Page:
Should I Keep Olive Oil in a Dark Bottle?
Regardless of the olive oil’s quality, light is a degrading factor. As a result, it goes without saying that it is important to store olive oil in dark bottles.
Having said that, it is also worth mentioning that the higher the quality of the olive oil, in terms of polyphenol concentration, the more stable its overall structure. As a result, high polyphenol olive oil (the resulting olive oil from cold-extraction), has higher resilience to degrading factors.
Of course, this doesn’t mean that you don’t need to store cold-pressed olive oil in dark bottles. If you want optimal value-for-money for your olive oil, it is important to keep it in best shape until you consume it.
Keep in mind that once you open an olive oil bottle, depending on its quality and the presence of degrading factors, the oil can last up to 1–3 months, give or take.
Should I Refrigerate Olive Oil?
Olive oil doesn’t need to be refrigerated.
However, depending on your area’s climate conditions, it might be a good idea to refrigerate it during the summer. If the olive oil gets exposed to temperatures around or above 20–24°C it starts degrading fast.
Keep in mind that the optimal storage temperature is around 15–16°C.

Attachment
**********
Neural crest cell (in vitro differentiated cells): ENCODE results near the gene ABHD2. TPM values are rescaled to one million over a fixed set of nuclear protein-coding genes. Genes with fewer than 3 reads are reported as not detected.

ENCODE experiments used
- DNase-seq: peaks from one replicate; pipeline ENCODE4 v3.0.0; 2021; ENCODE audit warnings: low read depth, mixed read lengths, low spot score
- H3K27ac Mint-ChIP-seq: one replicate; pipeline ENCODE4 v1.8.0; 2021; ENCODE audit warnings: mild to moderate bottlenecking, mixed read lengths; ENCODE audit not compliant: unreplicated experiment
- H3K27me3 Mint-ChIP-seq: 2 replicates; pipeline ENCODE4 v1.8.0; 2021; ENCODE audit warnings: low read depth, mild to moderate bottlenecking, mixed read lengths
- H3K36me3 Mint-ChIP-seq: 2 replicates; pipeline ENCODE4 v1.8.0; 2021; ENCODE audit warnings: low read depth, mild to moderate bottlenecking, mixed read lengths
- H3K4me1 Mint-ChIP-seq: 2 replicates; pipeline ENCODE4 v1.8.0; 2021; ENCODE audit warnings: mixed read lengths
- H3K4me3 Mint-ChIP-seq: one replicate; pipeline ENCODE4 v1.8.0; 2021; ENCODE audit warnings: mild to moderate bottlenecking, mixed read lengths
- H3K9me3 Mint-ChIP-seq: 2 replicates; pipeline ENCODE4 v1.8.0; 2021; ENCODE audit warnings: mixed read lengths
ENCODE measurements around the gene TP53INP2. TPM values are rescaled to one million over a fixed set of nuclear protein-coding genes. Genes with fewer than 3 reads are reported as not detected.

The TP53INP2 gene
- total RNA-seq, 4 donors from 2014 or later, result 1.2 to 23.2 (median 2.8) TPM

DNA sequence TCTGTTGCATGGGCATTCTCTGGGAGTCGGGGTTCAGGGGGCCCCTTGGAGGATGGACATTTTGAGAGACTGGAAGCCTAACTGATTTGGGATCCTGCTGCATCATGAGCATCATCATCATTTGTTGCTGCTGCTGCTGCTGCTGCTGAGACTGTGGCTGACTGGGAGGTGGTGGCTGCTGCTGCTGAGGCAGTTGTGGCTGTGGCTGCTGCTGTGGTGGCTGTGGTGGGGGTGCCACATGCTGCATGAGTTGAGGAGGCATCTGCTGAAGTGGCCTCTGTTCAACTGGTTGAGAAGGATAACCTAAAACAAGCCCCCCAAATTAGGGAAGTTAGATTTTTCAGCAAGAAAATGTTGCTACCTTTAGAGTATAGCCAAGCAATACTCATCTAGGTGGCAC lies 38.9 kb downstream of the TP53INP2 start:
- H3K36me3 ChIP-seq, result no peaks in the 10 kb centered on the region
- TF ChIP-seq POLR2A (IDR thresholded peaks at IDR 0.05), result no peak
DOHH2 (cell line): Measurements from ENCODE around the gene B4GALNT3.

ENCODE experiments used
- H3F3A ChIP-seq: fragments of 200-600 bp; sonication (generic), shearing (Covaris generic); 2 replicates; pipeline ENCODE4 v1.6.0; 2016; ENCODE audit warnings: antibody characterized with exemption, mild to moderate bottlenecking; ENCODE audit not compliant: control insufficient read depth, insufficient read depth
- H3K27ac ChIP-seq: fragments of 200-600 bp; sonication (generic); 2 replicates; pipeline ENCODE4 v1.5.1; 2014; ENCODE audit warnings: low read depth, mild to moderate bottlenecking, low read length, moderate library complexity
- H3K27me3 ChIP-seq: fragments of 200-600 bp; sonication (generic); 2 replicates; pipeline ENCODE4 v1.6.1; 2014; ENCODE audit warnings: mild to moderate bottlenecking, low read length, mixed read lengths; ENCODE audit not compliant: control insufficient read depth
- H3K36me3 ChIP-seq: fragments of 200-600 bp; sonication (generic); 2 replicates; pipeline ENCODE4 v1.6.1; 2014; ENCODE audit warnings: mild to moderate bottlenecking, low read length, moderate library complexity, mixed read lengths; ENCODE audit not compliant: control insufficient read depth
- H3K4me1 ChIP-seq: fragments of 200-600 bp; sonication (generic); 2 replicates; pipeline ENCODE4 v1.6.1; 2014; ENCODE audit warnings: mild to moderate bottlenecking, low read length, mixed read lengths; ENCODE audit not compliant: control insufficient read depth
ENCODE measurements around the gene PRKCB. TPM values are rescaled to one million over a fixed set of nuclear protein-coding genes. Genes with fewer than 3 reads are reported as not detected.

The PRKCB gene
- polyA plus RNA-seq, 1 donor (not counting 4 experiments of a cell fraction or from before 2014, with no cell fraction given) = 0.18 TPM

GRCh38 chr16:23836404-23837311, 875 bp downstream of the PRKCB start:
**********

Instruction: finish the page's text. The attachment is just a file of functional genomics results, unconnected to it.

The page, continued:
Having said that, it is safe to refrigerate olive oil. Since a well filtered olive oil contains about 2‰ water, you don’t have to worry too much about crystals, etc.
Quite a few customers of our family have asked us this question, so I decided to refrigerate a couple of olive oil bottles and see what happens. 4 months later, I could not taste any loss of sensory features. The olive oil seemed to be thriving.
Also, keep in mind that professional tasting panels refrigerate olive oil samples before tasting events, to ensure stability.
Finally, keep in mind that this discussion applies to high quality olive oil, specifically cold-pressed olive oil / high polyphenol olive oil. Lower quality olive oil that is mostly used for cooking doesn’t have too much to lose when exposed to a bit higher temperatures. I wouldn’t worry too much.
Finally, when refrigerating olive oil make sure to place it away from the cooling source of your fridge.
How Long Does Olive Oil Last Once Opened?